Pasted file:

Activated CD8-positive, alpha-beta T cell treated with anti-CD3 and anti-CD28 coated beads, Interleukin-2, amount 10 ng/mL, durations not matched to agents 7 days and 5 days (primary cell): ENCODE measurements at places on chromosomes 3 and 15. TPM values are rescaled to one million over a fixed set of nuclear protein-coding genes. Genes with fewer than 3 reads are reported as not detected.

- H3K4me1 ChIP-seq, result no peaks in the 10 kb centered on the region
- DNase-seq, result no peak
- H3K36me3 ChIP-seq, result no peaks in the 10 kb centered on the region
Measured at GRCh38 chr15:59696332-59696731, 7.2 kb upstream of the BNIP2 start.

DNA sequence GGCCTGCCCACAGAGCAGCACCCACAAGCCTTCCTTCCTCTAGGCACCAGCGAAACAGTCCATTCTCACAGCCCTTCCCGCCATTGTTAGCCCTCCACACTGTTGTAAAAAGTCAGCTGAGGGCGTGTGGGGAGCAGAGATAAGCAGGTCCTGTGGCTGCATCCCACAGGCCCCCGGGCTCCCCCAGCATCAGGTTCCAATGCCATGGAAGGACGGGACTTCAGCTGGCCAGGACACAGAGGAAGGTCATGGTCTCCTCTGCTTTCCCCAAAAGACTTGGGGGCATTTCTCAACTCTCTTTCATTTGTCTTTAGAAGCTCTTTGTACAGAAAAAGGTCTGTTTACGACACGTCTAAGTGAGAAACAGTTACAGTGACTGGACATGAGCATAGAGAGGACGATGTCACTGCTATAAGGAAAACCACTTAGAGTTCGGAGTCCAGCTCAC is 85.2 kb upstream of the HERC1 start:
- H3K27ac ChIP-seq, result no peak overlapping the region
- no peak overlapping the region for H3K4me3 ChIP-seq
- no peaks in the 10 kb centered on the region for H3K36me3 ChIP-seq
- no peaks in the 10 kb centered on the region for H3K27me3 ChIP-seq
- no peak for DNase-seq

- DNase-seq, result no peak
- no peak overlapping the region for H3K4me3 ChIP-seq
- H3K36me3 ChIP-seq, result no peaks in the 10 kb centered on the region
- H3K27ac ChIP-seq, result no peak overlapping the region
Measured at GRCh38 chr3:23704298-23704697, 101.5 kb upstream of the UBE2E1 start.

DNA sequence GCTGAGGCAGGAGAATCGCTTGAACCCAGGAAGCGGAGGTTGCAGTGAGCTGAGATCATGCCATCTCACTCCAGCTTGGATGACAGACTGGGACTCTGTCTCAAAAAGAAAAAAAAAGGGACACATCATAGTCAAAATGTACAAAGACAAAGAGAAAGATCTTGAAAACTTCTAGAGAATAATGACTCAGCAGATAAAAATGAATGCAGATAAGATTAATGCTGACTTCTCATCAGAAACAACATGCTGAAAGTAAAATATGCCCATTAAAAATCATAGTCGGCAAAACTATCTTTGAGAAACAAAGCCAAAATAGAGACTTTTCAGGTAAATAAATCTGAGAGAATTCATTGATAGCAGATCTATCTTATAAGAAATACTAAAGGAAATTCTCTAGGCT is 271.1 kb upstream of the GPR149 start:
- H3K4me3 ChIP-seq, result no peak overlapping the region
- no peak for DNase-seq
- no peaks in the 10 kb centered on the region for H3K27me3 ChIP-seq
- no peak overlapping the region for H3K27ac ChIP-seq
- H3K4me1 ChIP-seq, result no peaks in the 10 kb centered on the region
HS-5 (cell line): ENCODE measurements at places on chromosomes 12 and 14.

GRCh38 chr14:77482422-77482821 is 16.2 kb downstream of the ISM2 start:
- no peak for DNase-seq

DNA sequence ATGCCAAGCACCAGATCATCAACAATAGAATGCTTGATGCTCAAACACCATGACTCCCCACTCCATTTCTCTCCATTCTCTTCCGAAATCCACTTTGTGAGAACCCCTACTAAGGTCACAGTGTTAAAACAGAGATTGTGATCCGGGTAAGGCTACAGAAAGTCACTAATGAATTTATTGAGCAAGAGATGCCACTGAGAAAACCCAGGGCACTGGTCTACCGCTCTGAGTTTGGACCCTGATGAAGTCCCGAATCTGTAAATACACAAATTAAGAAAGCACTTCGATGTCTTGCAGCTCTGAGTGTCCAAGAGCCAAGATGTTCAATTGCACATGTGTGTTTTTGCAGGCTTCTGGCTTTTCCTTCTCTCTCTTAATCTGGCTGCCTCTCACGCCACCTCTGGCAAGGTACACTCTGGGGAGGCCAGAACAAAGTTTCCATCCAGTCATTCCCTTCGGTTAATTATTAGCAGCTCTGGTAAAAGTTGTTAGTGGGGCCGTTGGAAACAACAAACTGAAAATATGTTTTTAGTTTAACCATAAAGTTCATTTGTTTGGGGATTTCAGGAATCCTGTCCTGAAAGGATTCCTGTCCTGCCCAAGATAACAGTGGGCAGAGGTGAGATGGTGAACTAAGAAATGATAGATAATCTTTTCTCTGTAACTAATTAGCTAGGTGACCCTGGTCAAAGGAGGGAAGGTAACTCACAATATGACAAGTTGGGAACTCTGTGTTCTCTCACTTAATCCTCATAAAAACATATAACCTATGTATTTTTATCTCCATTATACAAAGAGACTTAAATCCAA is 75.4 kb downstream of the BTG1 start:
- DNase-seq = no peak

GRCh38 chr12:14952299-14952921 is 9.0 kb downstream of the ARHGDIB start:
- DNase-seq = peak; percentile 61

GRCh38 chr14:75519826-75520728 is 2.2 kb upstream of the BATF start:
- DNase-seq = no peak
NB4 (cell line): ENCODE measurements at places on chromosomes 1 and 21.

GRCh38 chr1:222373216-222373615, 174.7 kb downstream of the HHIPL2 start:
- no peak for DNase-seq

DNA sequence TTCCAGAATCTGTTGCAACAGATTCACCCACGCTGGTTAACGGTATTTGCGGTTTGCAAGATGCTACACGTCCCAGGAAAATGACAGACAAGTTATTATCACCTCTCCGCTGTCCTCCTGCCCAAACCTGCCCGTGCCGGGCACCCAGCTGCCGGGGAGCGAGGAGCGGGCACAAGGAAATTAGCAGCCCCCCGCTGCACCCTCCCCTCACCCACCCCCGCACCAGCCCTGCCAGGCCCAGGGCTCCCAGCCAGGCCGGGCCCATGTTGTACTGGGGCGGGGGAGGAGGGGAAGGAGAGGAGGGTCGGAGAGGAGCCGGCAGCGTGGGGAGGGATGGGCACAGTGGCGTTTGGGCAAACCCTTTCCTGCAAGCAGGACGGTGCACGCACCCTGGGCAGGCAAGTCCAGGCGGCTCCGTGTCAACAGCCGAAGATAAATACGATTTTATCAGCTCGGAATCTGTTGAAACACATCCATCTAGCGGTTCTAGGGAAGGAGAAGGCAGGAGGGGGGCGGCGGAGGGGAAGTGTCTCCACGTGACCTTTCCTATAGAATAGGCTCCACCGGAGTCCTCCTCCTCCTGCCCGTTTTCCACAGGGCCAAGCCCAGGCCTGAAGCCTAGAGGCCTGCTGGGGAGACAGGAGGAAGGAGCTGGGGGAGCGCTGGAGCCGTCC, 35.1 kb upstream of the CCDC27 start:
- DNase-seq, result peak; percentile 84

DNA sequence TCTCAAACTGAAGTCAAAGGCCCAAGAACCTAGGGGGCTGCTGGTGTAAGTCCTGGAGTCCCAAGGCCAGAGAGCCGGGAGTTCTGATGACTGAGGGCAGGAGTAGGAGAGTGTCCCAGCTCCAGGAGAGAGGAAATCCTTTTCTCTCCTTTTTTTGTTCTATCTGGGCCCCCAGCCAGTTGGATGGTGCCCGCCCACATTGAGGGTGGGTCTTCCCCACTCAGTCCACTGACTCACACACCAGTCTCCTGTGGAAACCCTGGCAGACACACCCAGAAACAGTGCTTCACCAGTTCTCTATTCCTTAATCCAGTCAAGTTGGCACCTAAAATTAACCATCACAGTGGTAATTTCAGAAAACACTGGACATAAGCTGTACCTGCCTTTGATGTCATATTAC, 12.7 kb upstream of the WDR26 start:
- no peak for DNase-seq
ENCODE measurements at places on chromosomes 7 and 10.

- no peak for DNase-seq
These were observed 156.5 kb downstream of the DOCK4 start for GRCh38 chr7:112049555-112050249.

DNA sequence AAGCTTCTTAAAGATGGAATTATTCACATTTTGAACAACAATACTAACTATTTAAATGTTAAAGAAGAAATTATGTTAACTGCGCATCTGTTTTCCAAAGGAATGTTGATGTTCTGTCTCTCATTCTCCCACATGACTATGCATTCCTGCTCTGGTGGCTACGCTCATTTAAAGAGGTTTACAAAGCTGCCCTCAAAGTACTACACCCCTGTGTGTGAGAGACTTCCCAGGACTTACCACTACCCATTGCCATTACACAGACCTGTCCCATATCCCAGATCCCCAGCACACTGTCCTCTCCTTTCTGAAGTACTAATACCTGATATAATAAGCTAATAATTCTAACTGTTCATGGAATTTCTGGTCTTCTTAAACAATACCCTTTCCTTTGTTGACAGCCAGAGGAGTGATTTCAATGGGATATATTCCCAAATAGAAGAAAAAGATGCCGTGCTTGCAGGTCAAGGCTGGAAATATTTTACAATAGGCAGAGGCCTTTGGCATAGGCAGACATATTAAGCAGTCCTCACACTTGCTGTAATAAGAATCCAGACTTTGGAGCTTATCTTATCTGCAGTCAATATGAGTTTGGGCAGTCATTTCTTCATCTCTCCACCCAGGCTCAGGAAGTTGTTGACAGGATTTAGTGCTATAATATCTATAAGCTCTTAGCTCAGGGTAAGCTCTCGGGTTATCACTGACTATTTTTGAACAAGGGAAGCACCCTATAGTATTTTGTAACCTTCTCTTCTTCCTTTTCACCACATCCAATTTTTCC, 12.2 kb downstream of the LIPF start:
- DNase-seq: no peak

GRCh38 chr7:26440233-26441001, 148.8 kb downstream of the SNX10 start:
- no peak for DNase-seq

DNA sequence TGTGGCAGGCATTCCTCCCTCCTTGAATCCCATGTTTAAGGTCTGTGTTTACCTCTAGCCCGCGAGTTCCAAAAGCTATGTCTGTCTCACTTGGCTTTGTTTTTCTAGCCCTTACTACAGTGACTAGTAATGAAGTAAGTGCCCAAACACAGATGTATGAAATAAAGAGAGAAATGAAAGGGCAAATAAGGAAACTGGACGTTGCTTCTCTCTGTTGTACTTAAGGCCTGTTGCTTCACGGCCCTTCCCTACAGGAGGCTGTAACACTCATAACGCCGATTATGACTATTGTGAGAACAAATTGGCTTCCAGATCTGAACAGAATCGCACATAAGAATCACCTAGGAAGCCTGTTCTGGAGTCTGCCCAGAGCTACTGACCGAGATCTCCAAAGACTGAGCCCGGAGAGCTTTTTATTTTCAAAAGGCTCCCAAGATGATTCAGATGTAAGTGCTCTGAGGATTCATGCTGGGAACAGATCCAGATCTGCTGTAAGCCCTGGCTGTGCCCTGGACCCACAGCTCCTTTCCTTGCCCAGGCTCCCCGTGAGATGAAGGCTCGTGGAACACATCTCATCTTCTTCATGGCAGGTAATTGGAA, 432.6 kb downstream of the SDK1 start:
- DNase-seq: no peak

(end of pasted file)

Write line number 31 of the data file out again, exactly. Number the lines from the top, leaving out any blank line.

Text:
- DNase-seq = no peak